The fire radiative power (FRP) of active fires (AFs) is routinely assessed with spaceborne sensors. MODIS is commonly used, and its 1 km nadir pixel size provides a minimum per-pixel FRP detection limit of ~5–8 MW, leading to undercounting of AF pixels with FRPs of less than around 10 MW. Since most biomes show increasing AF pixel frequencies with decreasing FRP, this results in MODIS failing to detect many fires burning when it overpasses. However, the exact magnitude of the landscape-scale FRP underestimation induced by this type of AF undercounting remains poorly understood, as does its sensitivity to sensor pixel size and overpass time. We investigate these issues using both 1 km spaceborne MODIS data and 50 m MODIS Airborne Simulator (MAS) observations of the Brazilian cerrado, a savannah-like environment covering 2 million km2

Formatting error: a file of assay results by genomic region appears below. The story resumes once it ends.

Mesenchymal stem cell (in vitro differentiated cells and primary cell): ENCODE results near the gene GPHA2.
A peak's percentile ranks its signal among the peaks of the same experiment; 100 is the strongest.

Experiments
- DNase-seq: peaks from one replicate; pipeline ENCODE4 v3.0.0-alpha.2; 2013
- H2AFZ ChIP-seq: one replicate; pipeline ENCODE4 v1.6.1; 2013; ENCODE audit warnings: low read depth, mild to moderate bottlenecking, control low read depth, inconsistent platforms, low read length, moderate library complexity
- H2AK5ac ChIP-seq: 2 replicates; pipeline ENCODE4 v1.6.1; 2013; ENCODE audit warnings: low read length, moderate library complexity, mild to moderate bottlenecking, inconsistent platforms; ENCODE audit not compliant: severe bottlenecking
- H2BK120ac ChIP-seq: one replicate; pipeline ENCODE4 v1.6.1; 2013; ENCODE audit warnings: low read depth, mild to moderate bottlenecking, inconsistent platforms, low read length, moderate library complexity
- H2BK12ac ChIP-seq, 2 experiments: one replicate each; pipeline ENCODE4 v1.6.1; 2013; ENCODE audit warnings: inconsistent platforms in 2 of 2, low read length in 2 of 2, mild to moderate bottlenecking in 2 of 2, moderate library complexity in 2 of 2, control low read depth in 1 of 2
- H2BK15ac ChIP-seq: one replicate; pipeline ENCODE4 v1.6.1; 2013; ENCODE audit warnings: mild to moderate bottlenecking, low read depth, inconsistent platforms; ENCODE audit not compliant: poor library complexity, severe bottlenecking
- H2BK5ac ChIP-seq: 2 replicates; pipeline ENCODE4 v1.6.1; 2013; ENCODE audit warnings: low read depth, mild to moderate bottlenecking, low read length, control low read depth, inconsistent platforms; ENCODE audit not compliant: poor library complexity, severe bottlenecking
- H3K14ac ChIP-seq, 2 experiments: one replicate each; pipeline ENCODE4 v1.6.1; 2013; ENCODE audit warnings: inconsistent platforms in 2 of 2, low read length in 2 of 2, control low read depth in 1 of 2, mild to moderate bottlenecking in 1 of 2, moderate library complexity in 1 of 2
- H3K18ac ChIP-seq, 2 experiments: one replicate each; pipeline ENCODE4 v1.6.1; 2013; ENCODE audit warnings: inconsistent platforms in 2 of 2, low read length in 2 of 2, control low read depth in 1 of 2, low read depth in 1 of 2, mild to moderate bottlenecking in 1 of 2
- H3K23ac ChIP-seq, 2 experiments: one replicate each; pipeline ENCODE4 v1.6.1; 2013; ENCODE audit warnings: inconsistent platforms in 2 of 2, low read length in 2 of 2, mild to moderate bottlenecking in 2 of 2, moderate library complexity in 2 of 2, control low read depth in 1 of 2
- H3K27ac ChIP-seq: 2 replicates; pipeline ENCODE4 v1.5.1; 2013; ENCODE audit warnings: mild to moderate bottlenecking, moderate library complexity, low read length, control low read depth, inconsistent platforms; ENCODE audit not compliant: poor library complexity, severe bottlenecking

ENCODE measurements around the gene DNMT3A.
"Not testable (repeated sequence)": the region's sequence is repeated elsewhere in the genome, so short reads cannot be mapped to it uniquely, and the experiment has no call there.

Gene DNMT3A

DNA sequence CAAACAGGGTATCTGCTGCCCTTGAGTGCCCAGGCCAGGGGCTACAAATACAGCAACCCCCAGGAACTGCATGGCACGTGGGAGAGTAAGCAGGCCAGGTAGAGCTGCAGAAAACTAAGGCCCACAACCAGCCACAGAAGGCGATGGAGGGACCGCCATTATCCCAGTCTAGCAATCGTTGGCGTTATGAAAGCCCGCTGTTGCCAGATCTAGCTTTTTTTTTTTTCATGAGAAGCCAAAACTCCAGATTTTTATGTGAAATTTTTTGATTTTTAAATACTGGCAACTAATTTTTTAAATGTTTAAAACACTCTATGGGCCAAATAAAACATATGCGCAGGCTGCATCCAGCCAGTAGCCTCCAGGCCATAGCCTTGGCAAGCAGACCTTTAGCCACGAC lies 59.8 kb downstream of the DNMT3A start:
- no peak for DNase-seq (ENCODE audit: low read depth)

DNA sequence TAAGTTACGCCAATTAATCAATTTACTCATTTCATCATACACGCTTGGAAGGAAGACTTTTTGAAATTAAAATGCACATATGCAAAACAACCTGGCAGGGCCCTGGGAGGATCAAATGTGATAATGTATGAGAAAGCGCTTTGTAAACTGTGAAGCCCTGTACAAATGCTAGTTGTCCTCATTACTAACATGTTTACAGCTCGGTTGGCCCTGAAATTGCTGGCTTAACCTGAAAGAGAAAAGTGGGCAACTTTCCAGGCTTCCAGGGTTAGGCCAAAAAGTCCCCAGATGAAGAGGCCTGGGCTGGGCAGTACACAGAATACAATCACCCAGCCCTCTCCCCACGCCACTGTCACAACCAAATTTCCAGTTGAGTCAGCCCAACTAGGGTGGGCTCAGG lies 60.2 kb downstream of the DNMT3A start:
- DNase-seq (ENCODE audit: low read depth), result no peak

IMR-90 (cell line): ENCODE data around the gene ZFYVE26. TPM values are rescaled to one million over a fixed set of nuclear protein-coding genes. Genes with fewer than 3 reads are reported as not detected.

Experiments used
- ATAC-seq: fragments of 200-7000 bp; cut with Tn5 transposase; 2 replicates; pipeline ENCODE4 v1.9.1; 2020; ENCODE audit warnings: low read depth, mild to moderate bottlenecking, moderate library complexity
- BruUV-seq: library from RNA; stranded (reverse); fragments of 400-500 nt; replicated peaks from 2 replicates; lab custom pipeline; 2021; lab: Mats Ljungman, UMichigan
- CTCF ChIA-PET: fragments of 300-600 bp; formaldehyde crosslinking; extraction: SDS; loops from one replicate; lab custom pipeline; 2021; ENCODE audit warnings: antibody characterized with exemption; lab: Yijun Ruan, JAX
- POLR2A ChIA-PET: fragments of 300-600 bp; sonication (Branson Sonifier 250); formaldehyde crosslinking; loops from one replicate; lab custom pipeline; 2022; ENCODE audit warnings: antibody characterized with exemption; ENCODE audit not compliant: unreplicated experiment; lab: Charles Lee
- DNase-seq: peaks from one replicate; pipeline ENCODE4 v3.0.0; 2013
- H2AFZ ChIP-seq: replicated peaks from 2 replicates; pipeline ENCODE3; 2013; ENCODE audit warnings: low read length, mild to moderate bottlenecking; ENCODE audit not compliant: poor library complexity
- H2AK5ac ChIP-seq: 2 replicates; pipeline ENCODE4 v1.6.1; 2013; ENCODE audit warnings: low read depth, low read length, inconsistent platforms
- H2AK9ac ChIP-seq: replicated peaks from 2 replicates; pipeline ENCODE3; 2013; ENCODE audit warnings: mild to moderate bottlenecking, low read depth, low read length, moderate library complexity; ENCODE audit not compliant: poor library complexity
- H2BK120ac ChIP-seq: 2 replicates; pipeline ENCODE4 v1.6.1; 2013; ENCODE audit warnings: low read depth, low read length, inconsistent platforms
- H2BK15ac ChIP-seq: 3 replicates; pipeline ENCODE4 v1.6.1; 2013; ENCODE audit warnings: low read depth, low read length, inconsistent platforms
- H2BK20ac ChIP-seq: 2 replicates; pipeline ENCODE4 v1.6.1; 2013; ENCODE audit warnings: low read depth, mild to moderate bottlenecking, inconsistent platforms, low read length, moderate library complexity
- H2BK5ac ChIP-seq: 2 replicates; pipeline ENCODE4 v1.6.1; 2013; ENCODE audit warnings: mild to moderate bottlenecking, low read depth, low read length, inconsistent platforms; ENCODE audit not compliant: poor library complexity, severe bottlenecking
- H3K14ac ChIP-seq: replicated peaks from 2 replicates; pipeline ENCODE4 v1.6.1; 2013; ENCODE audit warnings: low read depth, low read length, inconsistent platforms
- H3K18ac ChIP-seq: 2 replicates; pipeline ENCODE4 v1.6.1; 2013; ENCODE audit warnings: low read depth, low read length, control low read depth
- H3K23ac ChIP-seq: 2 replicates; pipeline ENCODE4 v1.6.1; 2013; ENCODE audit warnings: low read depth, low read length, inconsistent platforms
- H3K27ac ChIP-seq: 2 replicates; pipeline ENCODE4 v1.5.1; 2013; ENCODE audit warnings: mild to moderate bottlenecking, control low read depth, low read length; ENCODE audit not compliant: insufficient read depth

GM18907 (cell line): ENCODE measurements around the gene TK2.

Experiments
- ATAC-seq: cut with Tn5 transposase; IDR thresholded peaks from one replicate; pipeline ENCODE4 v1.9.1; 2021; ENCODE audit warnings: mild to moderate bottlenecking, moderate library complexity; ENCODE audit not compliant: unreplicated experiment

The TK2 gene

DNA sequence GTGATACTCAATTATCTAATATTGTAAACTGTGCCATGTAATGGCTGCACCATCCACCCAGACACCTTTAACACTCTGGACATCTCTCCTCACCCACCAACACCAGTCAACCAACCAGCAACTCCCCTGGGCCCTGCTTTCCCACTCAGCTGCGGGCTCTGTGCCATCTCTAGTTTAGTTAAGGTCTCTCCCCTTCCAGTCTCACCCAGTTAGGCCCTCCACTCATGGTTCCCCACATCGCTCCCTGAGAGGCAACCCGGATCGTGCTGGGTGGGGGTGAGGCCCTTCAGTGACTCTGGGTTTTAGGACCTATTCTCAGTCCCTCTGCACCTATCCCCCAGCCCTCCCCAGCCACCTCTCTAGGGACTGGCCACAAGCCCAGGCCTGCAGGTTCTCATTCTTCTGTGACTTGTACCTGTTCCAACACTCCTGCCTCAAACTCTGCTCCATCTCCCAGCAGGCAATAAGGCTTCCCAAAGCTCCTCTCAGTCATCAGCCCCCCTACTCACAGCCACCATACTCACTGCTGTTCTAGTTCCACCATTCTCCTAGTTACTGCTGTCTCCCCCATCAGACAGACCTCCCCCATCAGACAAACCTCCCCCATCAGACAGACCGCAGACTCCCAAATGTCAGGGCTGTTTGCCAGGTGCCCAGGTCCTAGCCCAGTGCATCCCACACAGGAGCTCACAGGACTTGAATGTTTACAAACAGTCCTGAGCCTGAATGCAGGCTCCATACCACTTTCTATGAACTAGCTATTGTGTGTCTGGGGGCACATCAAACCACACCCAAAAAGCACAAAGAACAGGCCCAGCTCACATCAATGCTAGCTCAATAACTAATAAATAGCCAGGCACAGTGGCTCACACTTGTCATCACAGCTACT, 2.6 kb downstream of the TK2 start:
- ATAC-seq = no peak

(>20%) of Brazil where fires are a frequent occurrence. The MAS data were collected during the 1995 SCAR-B experiment, and are able to be spatially degraded to simulate data from sensors with a wide variety of pixel sizes. We explore multiple versions of these MAS data to deliver recommendations for future satellite sensor design, aiming to discover the most effective sensor characteristics that provide negligible pixel-area related FRP underestimation whilst keeping pixels large enough to deliver relatively wide swath widths. We confirm earlier analyses showing 1 km MODIS-type observations fail to detect a very significant number of active fires, and find the degree of undercounting gets worse away from the early afternoon diurnal fire cycle peak (~ 15:00 local time). However, the effect of these undetected fires on the assessment of total landscape-scale FRP is far less significant, since they are mostly low FRP fires. Using two different approaches we estimate that the MODIS-type 1 km data underestimates landscape scale FRP by around a third, and that whilst the degree of underestimation worsens away from the diurnal fire cycle peak the effect of this maybe less important since there are far fewer fires present. MAS data degraded to a 200 m spatial resolution provides landscape-scale FRP totals almost indistinguishable from those calculated with the original 50 m MAS observations, and still provides a pixel size consistent with a wide swath imaging instrument. Our work provides a potentially useful guide for future mission developers aiming at active fire and FRP applications, and we conclude that such missions need operate at spatial resolutions no higher than 200 m if they rely on cooled, low-noise IR detectors. Further work confirming this for fire-affected biomes beyond the savannah-type environments studied here is recommended.
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